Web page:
Arrest warrant issued for suspect in murder of Yale student

FILE PHOTO: Old Campus at Yale University in New Haven
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(Reuters) - Police investigating the fatal shooting of a Yale University student have officially named a graduate student at the Massachusetts Institute of Technology as a murder suspect, intensifying a nationwide manhunt.

The New Haven Police Department said in a Facebook post on Saturday that it had secured an arrest warrant charging Qinxuan Pan with murder, and that it would provide additional information on Monday. Pan remained at large, it said.

Kevin Jiang, a 26-year-old graduate student at the Yale School of the Environment, was shot and killed outside his car on Feb. 6, rattling the prestigious Ivy League school's campus, located about 80 miles (129 km) northeast of New York City.

Police had previously identified Pan, 29, as a "person of interest" and warned he could be armed and dangerous. He was enrolled in the electrical engineering and computer science department at MIT, itself an elite school not far from the suspect's last known address in Malden, Massachusetts.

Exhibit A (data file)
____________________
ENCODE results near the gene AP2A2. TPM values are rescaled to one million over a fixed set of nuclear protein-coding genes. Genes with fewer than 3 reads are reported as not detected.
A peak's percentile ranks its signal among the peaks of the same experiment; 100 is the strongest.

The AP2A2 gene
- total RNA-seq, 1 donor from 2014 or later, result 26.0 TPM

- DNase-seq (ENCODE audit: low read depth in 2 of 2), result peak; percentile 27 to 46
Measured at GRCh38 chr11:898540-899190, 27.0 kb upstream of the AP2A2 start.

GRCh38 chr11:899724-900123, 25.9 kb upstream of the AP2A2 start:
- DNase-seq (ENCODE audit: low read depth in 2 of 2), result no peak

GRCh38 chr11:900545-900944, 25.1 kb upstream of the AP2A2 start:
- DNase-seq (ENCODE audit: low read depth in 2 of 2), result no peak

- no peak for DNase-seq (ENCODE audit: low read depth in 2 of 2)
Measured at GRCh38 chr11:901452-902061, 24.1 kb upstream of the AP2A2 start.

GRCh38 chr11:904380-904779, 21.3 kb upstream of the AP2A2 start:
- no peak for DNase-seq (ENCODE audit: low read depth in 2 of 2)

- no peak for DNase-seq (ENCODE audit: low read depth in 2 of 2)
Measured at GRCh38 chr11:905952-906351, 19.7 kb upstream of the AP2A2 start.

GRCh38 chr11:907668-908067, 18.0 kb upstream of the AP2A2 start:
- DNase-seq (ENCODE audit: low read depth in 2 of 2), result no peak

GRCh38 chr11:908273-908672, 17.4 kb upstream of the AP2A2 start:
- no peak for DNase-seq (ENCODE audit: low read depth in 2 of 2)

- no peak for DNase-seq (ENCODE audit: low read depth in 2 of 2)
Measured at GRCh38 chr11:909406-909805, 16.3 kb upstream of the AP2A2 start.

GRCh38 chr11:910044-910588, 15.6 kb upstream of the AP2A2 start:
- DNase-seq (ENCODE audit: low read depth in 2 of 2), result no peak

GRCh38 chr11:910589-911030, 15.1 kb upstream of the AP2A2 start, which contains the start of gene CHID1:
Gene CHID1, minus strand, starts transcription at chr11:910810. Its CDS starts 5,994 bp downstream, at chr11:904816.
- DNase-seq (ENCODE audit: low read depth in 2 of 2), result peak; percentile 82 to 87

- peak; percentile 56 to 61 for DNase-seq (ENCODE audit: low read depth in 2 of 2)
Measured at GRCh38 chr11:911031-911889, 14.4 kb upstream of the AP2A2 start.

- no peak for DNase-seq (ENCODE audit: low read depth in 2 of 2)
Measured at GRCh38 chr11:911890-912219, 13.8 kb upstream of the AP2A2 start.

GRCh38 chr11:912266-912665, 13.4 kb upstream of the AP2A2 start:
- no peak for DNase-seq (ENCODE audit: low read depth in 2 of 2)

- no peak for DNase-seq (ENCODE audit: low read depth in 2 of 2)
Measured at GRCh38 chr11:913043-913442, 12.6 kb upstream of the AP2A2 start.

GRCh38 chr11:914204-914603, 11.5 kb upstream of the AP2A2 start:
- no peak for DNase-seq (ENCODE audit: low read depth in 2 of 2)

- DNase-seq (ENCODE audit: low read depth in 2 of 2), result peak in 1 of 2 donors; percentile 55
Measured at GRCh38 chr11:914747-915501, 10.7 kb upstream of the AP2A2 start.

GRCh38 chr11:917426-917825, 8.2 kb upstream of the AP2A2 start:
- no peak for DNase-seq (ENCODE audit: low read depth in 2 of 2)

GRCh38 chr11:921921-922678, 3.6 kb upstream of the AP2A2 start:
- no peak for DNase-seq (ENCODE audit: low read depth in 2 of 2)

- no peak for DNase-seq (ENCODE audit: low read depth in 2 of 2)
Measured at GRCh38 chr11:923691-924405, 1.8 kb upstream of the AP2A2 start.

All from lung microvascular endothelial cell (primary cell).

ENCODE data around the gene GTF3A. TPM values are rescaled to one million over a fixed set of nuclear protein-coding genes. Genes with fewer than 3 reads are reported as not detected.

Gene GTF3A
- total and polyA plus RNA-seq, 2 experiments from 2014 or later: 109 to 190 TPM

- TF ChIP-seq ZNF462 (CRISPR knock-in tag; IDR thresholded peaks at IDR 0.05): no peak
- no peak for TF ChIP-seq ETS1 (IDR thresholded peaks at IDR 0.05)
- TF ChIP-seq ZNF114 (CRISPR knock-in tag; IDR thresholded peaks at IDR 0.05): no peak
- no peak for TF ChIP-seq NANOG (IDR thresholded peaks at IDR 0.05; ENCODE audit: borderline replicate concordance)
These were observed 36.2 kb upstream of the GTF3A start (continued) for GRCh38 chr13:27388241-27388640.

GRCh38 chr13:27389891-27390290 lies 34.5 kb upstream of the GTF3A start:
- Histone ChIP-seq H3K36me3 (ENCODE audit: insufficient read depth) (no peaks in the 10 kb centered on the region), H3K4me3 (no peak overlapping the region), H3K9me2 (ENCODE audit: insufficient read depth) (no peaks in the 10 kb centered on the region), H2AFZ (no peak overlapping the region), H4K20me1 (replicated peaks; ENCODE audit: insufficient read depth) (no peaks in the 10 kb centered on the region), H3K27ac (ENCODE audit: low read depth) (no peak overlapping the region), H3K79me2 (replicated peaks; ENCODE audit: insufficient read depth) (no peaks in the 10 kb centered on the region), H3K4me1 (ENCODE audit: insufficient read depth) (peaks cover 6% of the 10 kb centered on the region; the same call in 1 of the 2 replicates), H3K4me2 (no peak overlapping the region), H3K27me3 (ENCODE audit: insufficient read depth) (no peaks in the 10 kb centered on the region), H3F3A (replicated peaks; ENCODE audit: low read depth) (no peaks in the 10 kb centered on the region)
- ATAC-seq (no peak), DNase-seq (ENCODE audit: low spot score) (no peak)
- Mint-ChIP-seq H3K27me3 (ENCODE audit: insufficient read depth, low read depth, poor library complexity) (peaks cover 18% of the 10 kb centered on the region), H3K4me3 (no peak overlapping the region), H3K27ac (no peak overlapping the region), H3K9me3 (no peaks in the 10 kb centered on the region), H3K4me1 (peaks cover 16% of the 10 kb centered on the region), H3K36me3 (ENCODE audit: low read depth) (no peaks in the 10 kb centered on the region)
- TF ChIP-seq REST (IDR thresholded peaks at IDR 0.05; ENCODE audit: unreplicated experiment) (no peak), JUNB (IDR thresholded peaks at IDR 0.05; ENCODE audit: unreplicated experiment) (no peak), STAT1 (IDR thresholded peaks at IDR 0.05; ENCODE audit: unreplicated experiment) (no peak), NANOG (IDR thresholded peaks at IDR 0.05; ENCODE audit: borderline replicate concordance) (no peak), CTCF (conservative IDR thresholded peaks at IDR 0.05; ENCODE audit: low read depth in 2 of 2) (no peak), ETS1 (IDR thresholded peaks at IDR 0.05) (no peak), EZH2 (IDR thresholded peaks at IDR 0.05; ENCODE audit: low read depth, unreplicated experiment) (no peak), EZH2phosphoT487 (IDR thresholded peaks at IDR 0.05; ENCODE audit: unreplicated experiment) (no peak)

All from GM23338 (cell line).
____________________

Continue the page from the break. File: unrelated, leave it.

The U.S. Marshals, which is assisting with the hunt for Pan, said on Feb. 11 that he was last seen that day in Brookhaven or Duluth, Georgia driving with family members.

Police have not disclosed a suspected motive in the killing.

The murder took place near the apartment of Jiang's fiancee, Zion Perry, also a Yale graduate student, the New Haven Independent reported on Feb. 11.

Perry and Pan had crossed paths at MIT, where she earned her undergraduate degree, according to the newspaper, which published a photo of the two at a social gathering in March 2020. There is no evidence to suggest Perry and Pan had a romantic relationship, the Independent said.

Perry did not immediately respond to an interview request.

A spokesman for the New Haven police declined to provide additional information, while the U.S. Marshals Service did not respond to a request for comment.

(Reporting by Nathan Layne in Wilton, Connecticut; Editing by Cynthia Osterman)